RA Tenor Saxophone


RA Tenor Saxophone When you want to play the best! or Single Post Tenor Sax by Rheuben Allen come with 2 necks (1) 92% Copper with my Sliding Weight neck braces (US Patrent) and (1) brass with traditional neck brace.


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Rheuben Allen Tenor Saxophone. When you want to play the best! or Single Post Tenor Sax by Rheuben Allen model RATSL-VI : The Rheuben Allen Tenor saxophone comes with an Otto Link Connosseur Hard Rubber Mouthoiece at no extra cost to you ($378.00)

Single Post Tenor Sax by Rheuben Allen Features:

Brand Name: Rheuben Allen®
Model No.:   RATSL-VI
Product Description: RA Tenor Saxophone
Key: B-Flat
Construction: Single Post *Single Post Construction: It simple means the post are solder directly to the body of the saxophone. Uses less solder on the saxophone. *Ribbed means the post are solder to a rib and the rib is soldered to the body. This fequies more solder and it is hard to always use the same amount of solder when soldering the brace to the body..
Special Features: 1 Brass neck with a traditional neck brace and 1 92% Copper neck with the Rheuben Allen Freedom/Power neck Brace with Sliding Weight System. Saxophone Neck Brace with Sliding Weight System (US Patent #US 10,565,967 B2)….. comes with 3 different weights, Heavy, Medium and Light (Made in the USA) …. Slides up & down the neck brace with one hand….. *Rheuben Allen High & Trill F-sharp Key Designs  *Rheuben Allen designed Front F key
Material:  Brass Saxophone
Finish:  Light Gold Lacquer
Engraving: Full Body and Key Hand Engraving

Accessories Includes:
Mouthpiece Made in the US
Mouthpiece Cap & Ligature
Saxophone Strap
Case: Shaped Wood Case w/Shoulder Strap & Back Pack Straps
Optional: Rheuben Allen Heavy Neck Screw (Made in the USA) and traditional neck screw

The tenor saxophone is a medium-sized member of the saxophone family, a group of instruments invented by Adolphe Sax  in the 1840s. The alto and tenor are the two most commonly used saxophones. The tenor is pitched in the key of B♭ (while the alto is pitched in the key of E♭), and written as a transposing instrument  in the treble clef,  sounding an octave and a major second lower than the written pitch. Modern tenor saxophones which have a high F♯ key have a range from A♭2 to E5 (concert) and are therefore pitched one octave below the soprano saxophone. People who play the tenor saxophone are known as “tenor saxophonists”, “tenor sax players”, or “saxophonists”.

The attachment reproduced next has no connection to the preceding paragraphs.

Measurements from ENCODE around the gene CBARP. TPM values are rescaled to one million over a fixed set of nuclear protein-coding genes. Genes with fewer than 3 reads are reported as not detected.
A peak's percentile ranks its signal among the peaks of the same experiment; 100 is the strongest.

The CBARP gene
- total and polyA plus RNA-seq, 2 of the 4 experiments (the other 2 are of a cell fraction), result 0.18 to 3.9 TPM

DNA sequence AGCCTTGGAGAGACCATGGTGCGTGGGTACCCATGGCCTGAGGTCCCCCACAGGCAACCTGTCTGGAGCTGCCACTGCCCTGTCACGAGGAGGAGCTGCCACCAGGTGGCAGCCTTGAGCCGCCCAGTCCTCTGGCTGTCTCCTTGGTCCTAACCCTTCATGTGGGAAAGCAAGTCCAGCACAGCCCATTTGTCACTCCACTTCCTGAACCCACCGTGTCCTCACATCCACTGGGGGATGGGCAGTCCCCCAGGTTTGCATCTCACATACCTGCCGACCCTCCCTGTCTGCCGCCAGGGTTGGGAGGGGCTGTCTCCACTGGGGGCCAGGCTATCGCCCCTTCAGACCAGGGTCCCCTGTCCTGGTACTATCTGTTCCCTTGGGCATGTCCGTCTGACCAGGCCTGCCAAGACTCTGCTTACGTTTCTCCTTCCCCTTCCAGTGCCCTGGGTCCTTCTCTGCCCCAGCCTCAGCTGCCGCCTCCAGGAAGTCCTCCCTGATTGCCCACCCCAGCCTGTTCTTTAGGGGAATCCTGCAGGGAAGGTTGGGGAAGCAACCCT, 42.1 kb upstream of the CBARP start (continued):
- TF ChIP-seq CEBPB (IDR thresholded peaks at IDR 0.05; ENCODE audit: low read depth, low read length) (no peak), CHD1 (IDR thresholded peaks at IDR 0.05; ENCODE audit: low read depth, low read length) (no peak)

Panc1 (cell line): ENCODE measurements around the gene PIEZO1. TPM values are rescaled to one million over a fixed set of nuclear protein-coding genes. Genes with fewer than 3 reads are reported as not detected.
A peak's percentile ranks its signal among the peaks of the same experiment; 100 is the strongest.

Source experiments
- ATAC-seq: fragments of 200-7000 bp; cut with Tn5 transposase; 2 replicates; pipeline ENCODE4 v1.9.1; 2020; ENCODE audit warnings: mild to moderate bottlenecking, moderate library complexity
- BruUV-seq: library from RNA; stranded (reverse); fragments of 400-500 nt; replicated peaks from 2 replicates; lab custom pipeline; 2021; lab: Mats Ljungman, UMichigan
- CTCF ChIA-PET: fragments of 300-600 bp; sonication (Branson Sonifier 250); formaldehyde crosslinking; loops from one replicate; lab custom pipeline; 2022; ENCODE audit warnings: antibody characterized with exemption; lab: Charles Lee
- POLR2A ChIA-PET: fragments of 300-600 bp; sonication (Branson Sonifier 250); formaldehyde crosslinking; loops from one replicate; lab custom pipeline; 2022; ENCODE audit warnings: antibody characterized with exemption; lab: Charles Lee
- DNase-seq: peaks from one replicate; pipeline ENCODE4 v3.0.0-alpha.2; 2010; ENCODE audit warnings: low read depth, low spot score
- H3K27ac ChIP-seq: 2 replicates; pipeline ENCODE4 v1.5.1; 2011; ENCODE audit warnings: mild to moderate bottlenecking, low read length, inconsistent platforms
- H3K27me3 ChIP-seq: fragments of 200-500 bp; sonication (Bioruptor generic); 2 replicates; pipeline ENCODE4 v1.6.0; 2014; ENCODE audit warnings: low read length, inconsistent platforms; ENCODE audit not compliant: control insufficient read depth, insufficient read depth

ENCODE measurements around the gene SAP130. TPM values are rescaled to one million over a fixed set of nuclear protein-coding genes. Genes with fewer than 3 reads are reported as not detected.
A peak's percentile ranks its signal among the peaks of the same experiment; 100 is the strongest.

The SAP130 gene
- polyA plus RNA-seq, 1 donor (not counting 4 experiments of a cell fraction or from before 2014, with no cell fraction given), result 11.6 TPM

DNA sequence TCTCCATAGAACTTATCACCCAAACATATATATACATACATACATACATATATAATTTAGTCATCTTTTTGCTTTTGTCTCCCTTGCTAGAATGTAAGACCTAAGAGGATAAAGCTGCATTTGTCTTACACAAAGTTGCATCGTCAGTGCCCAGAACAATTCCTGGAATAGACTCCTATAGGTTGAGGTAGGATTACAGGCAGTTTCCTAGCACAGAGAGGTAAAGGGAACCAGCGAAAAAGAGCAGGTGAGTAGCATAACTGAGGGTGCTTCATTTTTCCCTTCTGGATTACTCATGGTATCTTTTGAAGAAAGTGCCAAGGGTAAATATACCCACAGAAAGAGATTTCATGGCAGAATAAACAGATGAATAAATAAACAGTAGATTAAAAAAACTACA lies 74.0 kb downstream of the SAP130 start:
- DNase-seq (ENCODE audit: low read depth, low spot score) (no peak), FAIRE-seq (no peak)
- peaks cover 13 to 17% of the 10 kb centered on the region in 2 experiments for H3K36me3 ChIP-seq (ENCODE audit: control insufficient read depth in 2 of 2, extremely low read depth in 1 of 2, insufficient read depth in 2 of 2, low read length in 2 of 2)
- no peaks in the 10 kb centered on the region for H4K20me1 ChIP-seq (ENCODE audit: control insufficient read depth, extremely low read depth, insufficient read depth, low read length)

The tenor saxophone uses a larger Mouthpiece, reed and ligature than the alto and soprano saxophones.  Visually, it is easily distinguished by the curve in its neck, or its crook, near the mouthpiece. The alto saxophone lacks this and its neck goes straight to the mouthpiece. The tenor saxophone is most recognized for its ability to blend well with the soprano, alto and baritone saxophones, with its “husky” yet “bright” tone.

The tenor saxophone is commonly used in classical music in (such as concert bands, chamber music, and solo repertoire) military bands, marching bands, and jazz groups). It is occasionally included in pieces written for symphony orchestra; three examples of this are Ravel’s Bolero, Prokofiev’s suite from Lieutentant Kike and Webern’s Quartet for violin, clarinet, tenor saxophone and piano. In concert bands, the tenor plays mostly a supporting role, sometimes sharing parts with the euphonium, horn and trombone. When used in jazz ensembles, the tenor plays a prominent role as a member of a section that includes the alto and baritone saxes.

Many of the most innovative and influential jazz musicians have been tenor saxophonists. These include Colman Hawkins, Lester Young, Dexter Gordon, Wardell Gray, Stan Getz, John Coltrane, Wayne Shorter. The work of younger players such as Michael Brecker and Chris Potter has been an important influence in more recent jazz.

How to read the Model No. RATSL-VI
R= Rheuben
A= Allen
L= Lacquer
-= –
VI= Series